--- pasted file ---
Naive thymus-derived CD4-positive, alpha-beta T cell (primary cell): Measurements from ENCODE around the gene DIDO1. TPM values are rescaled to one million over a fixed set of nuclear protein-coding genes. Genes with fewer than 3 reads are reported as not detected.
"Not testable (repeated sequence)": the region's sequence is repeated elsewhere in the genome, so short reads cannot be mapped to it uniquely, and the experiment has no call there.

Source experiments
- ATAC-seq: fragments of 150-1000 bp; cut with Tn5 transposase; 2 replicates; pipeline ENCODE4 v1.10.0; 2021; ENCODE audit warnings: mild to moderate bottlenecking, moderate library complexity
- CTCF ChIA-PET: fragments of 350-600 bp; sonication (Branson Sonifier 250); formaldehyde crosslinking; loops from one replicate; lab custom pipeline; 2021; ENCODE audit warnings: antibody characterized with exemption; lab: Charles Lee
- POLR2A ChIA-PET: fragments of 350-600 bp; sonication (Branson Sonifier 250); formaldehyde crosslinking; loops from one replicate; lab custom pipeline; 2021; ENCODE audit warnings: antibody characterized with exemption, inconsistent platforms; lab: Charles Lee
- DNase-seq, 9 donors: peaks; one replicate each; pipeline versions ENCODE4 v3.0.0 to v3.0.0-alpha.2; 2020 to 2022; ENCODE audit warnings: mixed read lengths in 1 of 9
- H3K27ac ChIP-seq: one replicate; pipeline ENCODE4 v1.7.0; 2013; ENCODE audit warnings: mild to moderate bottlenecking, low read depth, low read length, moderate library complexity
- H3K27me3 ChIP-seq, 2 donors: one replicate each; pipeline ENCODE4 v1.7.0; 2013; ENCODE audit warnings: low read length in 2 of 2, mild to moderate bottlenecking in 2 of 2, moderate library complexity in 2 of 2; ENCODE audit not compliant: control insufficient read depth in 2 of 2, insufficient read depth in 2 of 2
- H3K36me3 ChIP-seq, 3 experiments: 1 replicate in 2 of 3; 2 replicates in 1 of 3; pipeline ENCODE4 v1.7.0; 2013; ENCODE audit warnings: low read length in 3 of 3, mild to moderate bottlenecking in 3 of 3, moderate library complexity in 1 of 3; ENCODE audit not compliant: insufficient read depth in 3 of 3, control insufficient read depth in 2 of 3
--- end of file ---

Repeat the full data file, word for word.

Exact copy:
Naive thymus-derived CD4-positive, alpha-beta T cell (primary cell): Measurements from ENCODE around the gene DIDO1. TPM values are rescaled to one million over a fixed set of nuclear protein-coding genes. Genes with fewer than 3 reads are reported as not detected.
"Not testable (repeated sequence)": the region's sequence is repeated elsewhere in the genome, so short reads cannot be mapped to it uniquely, and the experiment has no call there.

Source experiments
- ATAC-seq: fragments of 150-1000 bp; cut with Tn5 transposase; 2 replicates; pipeline ENCODE4 v1.10.0; 2021; ENCODE audit warnings: mild to moderate bottlenecking, moderate library complexity
- CTCF ChIA-PET: fragments of 350-600 bp; sonication (Branson Sonifier 250); formaldehyde crosslinking; loops from one replicate; lab custom pipeline; 2021; ENCODE audit warnings: antibody characterized with exemption; lab: Charles Lee
- POLR2A ChIA-PET: fragments of 350-600 bp; sonication (Branson Sonifier 250); formaldehyde crosslinking; loops from one replicate; lab custom pipeline; 2021; ENCODE audit warnings: antibody characterized with exemption, inconsistent platforms; lab: Charles Lee
- DNase-seq, 9 donors: peaks; one replicate each; pipeline versions ENCODE4 v3.0.0 to v3.0.0-alpha.2; 2020 to 2022; ENCODE audit warnings: mixed read lengths in 1 of 9
- H3K27ac ChIP-seq: one replicate; pipeline ENCODE4 v1.7.0; 2013; ENCODE audit warnings: mild to moderate bottlenecking, low read depth, low read length, moderate library complexity
- H3K27me3 ChIP-seq, 2 donors: one replicate each; pipeline ENCODE4 v1.7.0; 2013; ENCODE audit warnings: low read length in 2 of 2, mild to moderate bottlenecking in 2 of 2, moderate library complexity in 2 of 2; ENCODE audit not compliant: control insufficient read depth in 2 of 2, insufficient read depth in 2 of 2
- H3K36me3 ChIP-seq, 3 experiments: 1 replicate in 2 of 3; 2 replicates in 1 of 3; pipeline ENCODE4 v1.7.0; 2013; ENCODE audit warnings: low read length in 3 of 3, mild to moderate bottlenecking in 3 of 3, moderate library complexity in 1 of 3; ENCODE audit not compliant: insufficient read depth in 3 of 3, control insufficient read depth in 2 of 3